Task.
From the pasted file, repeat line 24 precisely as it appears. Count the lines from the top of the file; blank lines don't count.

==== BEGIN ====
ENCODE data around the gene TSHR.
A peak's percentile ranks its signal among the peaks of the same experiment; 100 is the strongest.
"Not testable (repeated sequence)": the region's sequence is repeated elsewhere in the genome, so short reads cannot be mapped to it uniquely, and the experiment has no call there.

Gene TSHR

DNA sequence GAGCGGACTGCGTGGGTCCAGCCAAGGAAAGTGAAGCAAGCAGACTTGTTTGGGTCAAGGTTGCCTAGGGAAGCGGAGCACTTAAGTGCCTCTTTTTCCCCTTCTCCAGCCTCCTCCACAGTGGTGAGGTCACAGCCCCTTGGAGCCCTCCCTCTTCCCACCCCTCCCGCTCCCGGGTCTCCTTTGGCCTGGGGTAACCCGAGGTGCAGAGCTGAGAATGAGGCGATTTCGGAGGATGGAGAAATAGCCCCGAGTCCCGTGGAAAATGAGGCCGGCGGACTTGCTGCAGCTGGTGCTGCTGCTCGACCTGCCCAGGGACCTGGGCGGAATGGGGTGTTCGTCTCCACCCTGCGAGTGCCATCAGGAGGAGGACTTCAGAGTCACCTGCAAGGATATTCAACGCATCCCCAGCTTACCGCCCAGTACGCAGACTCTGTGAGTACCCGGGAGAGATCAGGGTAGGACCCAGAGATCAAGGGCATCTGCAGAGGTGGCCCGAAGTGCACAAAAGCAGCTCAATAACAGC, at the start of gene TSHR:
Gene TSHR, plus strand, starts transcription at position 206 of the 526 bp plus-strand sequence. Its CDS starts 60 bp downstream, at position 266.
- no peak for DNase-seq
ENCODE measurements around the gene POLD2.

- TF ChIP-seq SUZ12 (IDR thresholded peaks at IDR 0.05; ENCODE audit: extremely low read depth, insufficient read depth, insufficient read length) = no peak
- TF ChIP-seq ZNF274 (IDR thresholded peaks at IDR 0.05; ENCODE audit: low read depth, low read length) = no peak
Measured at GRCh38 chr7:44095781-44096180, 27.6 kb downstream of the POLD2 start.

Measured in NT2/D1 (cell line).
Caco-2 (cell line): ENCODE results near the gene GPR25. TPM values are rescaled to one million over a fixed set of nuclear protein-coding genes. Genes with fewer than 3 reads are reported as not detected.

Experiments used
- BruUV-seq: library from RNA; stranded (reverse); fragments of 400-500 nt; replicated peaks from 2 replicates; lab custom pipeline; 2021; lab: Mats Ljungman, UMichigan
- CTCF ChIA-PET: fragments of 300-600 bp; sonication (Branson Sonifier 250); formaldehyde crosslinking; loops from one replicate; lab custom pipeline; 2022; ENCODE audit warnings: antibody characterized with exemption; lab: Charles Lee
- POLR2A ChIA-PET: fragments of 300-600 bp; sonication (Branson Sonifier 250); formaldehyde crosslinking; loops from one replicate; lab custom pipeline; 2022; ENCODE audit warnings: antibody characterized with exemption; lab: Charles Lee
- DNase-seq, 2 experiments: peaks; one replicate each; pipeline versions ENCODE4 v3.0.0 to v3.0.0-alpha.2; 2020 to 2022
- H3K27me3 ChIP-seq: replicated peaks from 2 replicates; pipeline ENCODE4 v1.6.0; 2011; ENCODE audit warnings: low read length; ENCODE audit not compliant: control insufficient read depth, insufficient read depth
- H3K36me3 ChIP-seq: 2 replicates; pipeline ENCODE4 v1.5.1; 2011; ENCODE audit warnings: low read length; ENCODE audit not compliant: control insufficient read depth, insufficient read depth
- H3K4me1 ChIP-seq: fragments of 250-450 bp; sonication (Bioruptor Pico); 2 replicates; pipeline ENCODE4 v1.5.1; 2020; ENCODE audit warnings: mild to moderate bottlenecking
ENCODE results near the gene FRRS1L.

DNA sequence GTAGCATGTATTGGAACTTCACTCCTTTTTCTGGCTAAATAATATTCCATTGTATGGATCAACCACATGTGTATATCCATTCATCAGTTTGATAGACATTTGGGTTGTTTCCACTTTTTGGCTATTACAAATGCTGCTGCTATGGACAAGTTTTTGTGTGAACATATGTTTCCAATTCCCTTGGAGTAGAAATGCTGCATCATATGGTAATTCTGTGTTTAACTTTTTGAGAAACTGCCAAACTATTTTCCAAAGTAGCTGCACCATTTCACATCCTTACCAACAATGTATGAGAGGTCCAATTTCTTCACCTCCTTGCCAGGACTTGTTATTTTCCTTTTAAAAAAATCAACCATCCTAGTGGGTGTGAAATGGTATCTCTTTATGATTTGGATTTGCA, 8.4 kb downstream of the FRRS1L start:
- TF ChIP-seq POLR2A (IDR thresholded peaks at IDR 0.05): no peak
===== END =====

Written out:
- TF ChIP-seq POLR2A (IDR thresholded peaks at IDR 0.05): no peak